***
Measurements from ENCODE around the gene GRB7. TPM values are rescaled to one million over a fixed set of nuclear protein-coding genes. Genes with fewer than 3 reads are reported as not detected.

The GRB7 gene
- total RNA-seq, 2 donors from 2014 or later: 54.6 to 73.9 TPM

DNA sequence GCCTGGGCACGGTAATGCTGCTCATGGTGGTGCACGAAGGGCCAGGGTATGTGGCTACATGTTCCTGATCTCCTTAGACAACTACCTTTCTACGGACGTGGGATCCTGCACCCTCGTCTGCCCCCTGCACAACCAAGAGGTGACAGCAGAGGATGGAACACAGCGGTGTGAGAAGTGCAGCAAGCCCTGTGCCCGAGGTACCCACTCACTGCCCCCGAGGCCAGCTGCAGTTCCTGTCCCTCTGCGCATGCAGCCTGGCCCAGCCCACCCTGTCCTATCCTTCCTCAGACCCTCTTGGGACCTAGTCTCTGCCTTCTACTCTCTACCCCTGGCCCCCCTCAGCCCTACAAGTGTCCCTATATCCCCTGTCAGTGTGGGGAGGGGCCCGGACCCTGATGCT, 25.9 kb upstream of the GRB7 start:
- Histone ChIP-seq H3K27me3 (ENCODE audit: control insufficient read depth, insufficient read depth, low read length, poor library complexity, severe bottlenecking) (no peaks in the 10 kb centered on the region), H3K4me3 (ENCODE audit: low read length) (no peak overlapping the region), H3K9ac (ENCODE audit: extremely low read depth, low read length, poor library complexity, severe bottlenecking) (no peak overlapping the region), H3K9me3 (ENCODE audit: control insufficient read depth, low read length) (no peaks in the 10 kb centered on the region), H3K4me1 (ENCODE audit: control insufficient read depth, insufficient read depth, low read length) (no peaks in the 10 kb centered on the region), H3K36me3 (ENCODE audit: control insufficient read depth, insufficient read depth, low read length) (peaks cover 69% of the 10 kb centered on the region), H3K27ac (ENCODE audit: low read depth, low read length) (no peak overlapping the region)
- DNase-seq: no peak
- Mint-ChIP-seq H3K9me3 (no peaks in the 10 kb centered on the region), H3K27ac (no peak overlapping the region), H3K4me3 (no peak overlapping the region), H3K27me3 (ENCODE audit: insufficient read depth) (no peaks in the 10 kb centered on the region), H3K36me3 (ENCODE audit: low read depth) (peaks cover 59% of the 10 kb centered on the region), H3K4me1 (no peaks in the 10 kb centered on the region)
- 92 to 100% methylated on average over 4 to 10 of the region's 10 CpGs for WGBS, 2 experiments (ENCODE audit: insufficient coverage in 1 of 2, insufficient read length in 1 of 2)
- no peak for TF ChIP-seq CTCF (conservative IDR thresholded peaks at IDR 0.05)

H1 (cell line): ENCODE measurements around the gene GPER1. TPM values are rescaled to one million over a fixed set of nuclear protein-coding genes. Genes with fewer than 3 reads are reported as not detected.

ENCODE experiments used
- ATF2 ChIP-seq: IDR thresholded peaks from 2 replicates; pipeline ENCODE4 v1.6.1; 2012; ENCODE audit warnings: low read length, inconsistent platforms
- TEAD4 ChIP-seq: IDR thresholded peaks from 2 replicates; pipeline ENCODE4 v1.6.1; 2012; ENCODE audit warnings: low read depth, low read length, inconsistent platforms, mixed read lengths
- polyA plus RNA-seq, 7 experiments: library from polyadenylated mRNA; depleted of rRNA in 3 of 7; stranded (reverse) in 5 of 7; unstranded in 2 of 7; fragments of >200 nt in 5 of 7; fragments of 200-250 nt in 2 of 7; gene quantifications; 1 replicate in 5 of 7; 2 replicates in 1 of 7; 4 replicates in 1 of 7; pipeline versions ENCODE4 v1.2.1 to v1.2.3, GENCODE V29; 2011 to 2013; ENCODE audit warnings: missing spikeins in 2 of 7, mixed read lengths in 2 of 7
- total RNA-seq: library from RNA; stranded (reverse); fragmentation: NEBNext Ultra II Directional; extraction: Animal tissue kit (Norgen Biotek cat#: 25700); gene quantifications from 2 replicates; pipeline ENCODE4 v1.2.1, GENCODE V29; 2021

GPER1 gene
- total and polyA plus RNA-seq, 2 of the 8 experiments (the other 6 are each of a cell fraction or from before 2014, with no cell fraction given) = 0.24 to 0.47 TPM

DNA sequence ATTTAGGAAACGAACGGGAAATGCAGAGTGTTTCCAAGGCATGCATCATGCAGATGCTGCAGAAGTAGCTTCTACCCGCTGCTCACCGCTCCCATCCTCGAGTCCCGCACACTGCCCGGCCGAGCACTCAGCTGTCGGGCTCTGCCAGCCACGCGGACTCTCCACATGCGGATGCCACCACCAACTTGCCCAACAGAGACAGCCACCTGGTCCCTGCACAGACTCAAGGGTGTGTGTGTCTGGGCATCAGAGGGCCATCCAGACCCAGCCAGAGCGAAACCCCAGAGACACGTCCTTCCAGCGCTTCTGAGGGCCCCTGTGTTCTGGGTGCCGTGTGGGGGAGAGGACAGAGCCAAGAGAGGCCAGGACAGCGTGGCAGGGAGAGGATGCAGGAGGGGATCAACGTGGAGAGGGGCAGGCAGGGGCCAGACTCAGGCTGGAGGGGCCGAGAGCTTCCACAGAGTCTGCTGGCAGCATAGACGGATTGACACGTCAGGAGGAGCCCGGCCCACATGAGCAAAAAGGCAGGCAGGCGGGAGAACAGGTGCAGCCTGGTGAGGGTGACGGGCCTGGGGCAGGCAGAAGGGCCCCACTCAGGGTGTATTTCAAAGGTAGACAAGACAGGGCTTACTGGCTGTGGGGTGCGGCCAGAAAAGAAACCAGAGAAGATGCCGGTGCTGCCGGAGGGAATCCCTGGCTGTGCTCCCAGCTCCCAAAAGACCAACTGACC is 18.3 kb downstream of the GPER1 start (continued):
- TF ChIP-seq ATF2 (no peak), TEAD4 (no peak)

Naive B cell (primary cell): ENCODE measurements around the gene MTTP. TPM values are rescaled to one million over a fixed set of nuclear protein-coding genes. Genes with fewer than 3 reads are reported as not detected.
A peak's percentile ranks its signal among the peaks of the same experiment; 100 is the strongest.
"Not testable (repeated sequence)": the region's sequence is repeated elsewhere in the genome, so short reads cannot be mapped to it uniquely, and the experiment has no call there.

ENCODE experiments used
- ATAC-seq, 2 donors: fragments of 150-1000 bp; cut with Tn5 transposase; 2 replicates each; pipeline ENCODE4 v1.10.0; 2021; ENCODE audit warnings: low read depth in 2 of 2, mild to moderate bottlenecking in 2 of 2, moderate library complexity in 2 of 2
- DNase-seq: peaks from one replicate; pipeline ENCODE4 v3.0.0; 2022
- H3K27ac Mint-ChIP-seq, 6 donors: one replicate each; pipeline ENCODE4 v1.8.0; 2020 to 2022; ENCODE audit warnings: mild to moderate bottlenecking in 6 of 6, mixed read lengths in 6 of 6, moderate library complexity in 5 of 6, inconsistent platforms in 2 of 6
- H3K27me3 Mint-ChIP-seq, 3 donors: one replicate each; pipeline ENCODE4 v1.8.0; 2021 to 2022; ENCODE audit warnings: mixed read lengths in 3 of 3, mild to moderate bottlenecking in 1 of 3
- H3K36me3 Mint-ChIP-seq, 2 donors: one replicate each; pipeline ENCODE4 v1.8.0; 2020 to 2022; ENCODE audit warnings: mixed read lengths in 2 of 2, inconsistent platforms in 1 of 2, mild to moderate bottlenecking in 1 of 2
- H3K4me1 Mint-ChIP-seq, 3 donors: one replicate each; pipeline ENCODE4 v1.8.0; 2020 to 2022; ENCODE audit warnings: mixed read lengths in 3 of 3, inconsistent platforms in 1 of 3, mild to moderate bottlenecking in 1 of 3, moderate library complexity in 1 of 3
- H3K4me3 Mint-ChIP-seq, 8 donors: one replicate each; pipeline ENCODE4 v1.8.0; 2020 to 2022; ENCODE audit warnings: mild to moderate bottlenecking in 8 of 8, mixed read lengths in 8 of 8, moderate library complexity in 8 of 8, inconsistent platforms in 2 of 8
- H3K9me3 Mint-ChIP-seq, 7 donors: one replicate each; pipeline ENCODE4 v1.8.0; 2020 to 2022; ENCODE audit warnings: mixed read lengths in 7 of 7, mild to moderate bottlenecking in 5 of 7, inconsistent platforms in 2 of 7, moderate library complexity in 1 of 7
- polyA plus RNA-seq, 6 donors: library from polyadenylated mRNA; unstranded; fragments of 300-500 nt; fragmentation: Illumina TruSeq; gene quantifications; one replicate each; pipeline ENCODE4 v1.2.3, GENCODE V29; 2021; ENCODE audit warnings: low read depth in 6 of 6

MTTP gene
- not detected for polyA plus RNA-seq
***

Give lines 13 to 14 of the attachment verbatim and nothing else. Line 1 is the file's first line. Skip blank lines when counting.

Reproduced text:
- TEAD4 ChIP-seq: IDR thresholded peaks from 2 replicates; pipeline ENCODE4 v1.6.1; 2012; ENCODE audit warnings: low read depth, low read length, inconsistent platforms, mixed read lengths
- polyA plus RNA-seq, 7 experiments: library from polyadenylated mRNA; depleted of rRNA in 3 of 7; stranded (reverse) in 5 of 7; unstranded in 2 of 7; fragments of >200 nt in 5 of 7; fragments of 200-250 nt in 2 of 7; gene quantifications; 1 replicate in 5 of 7; 2 replicates in 1 of 7; 4 replicates in 1 of 7; pipeline versions ENCODE4 v1.2.1 to v1.2.3, GENCODE V29; 2011 to 2013; ENCODE audit warnings: missing spikeins in 2 of 7, mixed read lengths in 2 of 7